The day after Nelly Divricean gave birth to twin sons Andrew and Patrick, doctors gave her terrible news: one of her tiny, premature babies was in serious trouble.
"Something's wrong," the doctors told her. "We think Patrick has a blockage. We need to move him to a different hospital."
A blockage somewhere inside Patrick's intestines was preventing him from moving his bowels. Doctors needed to fix it before his intestines ruptured and he died.
Weighing just 4 pounds, Patrick was too small for a major surgery that could solve the problem permanently, so doctors moved him from Salt Lake City's Intermountain Medical Center to nearby Primary Children's Medical Center, where a section of his intestines was temporarily diverted into a colostomy bag.
"Because he couldn't poop, they had to make a way," Divricean said.
A few months later, Divricean and her husband, Michael, brought Patrick back to his surgeon, Dr. Eric Scaife.
"OK, what do we do next?" she asked him.
Scaife took an X-ray and what he saw wasn't good. A thin, hard membrane was blocking a section of Patrick's intestines -- the result of a rare birth defect called rectal atresia that occurs in one out of every 5,000 babies.
"We need to remove it," the doctor told the couple.
Scaife described to Patrick's worried parents a long, technically difficult surgery. Patrick would be cut open through his abdomen and vertically along his tailbone. Once inside, Scaife would remove the membrane and then piece together two sections of intestines.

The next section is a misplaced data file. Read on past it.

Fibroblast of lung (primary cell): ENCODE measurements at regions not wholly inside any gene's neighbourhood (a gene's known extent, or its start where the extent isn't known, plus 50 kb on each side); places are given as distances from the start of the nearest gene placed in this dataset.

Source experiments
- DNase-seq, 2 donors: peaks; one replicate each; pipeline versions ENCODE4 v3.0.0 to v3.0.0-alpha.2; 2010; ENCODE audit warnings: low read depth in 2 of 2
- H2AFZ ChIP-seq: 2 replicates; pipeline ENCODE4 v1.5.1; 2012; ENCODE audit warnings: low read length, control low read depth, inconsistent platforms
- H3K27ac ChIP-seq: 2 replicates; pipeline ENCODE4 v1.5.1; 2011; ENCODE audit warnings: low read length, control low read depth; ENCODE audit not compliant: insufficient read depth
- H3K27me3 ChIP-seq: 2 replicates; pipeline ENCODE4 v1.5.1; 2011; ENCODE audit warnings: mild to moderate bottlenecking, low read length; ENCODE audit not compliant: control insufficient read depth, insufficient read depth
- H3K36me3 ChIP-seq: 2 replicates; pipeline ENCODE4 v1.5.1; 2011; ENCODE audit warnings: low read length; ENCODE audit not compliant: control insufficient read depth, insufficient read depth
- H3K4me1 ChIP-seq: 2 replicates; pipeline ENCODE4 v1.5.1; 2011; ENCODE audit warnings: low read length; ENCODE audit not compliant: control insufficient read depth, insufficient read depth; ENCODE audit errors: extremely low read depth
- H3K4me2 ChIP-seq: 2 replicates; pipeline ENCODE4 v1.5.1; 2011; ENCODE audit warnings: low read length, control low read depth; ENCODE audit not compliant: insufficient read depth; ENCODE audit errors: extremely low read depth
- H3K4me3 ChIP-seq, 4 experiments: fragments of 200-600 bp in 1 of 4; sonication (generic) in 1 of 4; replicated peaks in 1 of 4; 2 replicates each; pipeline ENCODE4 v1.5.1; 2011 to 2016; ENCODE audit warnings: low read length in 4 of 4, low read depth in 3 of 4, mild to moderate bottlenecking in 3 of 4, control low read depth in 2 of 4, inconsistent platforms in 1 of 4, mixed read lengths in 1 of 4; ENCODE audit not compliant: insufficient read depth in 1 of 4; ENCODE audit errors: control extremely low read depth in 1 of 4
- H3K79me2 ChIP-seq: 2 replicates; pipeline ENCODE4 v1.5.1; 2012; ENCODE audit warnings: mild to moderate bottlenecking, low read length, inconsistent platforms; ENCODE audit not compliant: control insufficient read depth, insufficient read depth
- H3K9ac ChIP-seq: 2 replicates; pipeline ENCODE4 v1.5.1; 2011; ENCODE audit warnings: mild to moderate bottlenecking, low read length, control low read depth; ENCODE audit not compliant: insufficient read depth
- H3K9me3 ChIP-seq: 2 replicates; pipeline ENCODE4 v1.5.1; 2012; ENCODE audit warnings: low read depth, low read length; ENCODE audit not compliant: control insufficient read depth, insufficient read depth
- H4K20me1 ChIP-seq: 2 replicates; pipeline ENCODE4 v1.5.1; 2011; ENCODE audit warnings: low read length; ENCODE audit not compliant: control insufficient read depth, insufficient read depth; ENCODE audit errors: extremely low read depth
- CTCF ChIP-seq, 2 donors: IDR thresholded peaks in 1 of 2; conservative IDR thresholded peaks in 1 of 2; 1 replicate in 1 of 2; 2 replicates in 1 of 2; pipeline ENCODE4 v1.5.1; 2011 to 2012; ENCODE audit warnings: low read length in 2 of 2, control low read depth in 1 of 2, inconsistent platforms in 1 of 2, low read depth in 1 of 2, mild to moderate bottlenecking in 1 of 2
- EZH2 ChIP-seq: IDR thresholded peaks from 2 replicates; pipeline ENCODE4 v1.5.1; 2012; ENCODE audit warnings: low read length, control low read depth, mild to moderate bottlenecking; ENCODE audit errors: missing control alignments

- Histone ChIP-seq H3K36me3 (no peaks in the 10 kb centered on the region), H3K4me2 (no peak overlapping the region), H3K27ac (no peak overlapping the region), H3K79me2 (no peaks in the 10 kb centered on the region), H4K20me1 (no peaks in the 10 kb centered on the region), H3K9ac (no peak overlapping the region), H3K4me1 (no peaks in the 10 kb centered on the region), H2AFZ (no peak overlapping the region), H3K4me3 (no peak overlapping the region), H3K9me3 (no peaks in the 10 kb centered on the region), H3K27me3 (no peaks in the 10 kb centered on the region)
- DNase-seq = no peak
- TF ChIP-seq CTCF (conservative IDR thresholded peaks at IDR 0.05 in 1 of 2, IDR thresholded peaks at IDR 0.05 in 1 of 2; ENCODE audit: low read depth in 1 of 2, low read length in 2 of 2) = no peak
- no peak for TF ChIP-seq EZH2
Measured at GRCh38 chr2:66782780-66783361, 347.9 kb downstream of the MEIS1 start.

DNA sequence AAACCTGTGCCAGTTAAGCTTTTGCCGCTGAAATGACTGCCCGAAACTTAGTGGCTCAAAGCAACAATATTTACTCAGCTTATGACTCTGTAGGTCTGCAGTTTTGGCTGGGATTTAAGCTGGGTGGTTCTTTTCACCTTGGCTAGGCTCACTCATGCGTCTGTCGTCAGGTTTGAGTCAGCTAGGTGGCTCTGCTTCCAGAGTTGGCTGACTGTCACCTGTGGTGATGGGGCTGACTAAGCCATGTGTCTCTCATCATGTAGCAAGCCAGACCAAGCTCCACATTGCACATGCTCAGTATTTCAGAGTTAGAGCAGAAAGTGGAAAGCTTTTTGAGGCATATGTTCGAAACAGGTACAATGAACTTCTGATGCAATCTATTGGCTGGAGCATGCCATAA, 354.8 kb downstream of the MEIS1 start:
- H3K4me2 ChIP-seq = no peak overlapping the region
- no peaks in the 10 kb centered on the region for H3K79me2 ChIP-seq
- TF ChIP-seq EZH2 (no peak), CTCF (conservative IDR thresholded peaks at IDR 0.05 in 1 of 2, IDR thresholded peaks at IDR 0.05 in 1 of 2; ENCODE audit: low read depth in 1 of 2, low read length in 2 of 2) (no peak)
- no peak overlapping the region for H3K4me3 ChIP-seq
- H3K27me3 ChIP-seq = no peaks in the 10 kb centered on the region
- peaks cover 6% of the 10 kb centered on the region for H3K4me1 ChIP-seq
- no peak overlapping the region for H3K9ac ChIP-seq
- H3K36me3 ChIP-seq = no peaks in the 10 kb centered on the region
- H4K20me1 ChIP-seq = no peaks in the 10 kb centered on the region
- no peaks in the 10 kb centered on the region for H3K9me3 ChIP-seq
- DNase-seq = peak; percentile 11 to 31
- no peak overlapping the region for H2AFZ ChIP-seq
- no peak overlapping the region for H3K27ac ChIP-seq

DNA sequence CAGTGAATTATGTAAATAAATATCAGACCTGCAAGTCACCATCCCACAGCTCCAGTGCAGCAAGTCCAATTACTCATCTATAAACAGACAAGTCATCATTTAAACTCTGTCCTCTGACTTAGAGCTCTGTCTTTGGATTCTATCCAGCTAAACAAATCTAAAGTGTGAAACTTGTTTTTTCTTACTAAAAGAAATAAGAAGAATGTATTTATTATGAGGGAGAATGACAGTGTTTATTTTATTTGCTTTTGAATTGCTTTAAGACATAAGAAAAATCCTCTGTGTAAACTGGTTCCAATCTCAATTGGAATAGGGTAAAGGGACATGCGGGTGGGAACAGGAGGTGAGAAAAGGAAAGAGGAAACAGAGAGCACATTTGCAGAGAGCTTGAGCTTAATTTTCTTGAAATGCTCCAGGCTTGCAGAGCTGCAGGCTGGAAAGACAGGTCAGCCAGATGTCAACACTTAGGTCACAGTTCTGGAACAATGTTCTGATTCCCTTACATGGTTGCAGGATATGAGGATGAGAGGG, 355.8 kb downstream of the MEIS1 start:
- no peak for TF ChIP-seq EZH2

He had his concerns. It was a big operation on a little baby. The surgery might cause scarring, or it might injure nerves in Patrick's pelvis that could lead to incontinence.
If Patrick was Scaife's son, what would he do? Divricean asked the surgeon.
Scaife told her he'd think on it and give them an answer the next week.
"Hopefully, they'll come up with something that will save Patrick or will give us a better option at least," Divricean thought as she waited for the week to pass.
A better option
A week later, Scaife had an idea.
Instead of removing Patrick's blockage, he wanted to break through it -- with two powerful magnets.
In the hands of children, strong magnets have proven dangerous, even deadly. When swallowed, they've passed into the intestines, and their attraction to each other has forged a hole in tissues.
It occurred to Scaife that in the skilled hands of a surgeon, magnets might be a useful tool instead of a hazard. If he placed a magnet on either side of Patrick's blockage, their attraction might make a hole and destroy the membrane, allowing stool to pass.
Scaife's idea was untested and unproven -- but if it worked, Patrick wouldn't need surgery.
"A magnet's a wonderful thing," said Dr. R. Adam Noel, an associate professor of pediatrics at the Louisiana State University Heath Science Center in New Orleans. "They can be used in very clever medicine."
Surgeons have used magnets to bore drainage holes in intestinal tissue, lengthen the esophagus and straighten dips in chests.
For Scaife's idea to work, he would need to find the perfect magnets. They had to be strong enough not to slip off the membrane and sized just right to create the hole.
"I'm not quite sure how we get them," he told the couple.
So the Divriceans went shopping.